SOIL erosion management promises to be high priority for drought-impacted grain growers in New South Wales battling the effects of diminishing stubble cover on fallow cropping country.
The run of dry weather has forced some growers to graze failed crops and cut crops for hay, resulting in less-than-ideal stubble loads in some paddocks and heightening the risk of wind and rainfall erosion.
With many growers yet to receive useful falls of rain, summer crop planting has been limited to date and growers are weighing up their erosion management strategies in case planting opportunities don’t arise before next winter.
While the state’s cropping soils vary in susceptibility to wind and water erosion due to type and topography, the Grains Research and Development Corporation (GRDC) is encouraging growers to actively monitor stubble and soil status through spring and into summer.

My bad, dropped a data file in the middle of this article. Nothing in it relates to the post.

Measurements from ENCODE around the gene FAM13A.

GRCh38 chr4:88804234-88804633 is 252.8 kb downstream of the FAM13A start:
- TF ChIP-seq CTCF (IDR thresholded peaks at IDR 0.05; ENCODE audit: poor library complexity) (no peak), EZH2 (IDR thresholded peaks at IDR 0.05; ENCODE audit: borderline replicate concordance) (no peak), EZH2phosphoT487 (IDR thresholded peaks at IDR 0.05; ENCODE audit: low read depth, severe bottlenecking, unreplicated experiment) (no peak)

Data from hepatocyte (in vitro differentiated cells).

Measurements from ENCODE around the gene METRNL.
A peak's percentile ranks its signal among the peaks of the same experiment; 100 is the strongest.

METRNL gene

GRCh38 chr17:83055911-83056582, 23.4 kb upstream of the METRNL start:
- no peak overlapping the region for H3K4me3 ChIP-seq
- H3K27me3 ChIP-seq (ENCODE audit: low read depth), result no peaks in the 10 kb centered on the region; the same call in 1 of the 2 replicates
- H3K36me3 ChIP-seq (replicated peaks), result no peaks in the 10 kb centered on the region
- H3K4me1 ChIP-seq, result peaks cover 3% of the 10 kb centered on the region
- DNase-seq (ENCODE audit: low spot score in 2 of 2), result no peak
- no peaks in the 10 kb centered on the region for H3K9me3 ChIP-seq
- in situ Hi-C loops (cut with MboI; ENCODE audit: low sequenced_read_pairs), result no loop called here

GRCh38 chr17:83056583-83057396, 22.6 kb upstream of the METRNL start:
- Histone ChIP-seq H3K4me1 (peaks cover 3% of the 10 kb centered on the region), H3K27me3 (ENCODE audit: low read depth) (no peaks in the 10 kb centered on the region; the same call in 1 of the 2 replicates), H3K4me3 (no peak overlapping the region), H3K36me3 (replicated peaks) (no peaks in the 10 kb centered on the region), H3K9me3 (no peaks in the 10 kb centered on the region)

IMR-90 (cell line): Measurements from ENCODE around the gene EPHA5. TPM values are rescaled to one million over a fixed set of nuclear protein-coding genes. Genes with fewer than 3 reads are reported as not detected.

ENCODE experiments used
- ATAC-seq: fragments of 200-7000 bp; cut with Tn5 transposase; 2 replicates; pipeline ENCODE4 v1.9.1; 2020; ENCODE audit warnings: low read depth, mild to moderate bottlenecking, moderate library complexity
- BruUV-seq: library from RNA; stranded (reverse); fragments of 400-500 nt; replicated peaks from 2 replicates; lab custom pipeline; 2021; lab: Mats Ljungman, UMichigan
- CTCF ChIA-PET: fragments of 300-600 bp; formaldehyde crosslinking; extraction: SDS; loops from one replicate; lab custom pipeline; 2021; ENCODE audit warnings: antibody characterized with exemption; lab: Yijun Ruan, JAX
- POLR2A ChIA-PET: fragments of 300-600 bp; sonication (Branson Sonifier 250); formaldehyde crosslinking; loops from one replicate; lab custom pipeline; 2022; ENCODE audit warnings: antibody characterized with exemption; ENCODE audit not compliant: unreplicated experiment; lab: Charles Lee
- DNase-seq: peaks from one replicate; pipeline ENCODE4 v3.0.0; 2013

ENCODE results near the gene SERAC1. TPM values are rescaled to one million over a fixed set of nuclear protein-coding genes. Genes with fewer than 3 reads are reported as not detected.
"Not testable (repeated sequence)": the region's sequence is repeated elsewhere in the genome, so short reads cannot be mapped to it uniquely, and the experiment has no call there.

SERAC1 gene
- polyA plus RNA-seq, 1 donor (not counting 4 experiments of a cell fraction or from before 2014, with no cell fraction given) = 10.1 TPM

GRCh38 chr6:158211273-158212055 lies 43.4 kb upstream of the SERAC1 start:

Over the years, GRDC research has backed up the rule of thumb recommendation that growers, and particularly mixed farming operations, should aim to retain at least 70 per cent ground cover (or about two tonnes per hectare of cereal stubble cover) over summer to ensure crop yields are not affected next year.
However, with stubble loads in drought affected areas now likely to be well below that 70 per cent benchmark, GRDC manager agronomy – north, John Rochecouste, said growers should aim to maintain current soil conditions.
“In these types of situations, it’s important to minimise any activities which will further expose the surface and make it vulnerable to erosion, such as grazing,” he said.
“If the situation becomes desperate, growers can consider a strategic cultivation to curb erosion and maximise water infiltration, although the suitability is very dependent on slope and implement choice.
“At the same time, it’s very important that any cultivation leaves the surface coarse and lumpy to slow runoff and reduce soil surface wind speed.”
While some growers may question the longer-term implications of strategic tillage, a GRDC investment into its use within conservation farming systems found that although tillage damages soil structure, when it’s used as an occasional strategic option the effects are not long-lasting.
Researchers found that recovery time varied between one and four years, depending on the type of tillage and subsequent rotations with soil structure returning more quickly to its pre-tillage state following a pasture phase.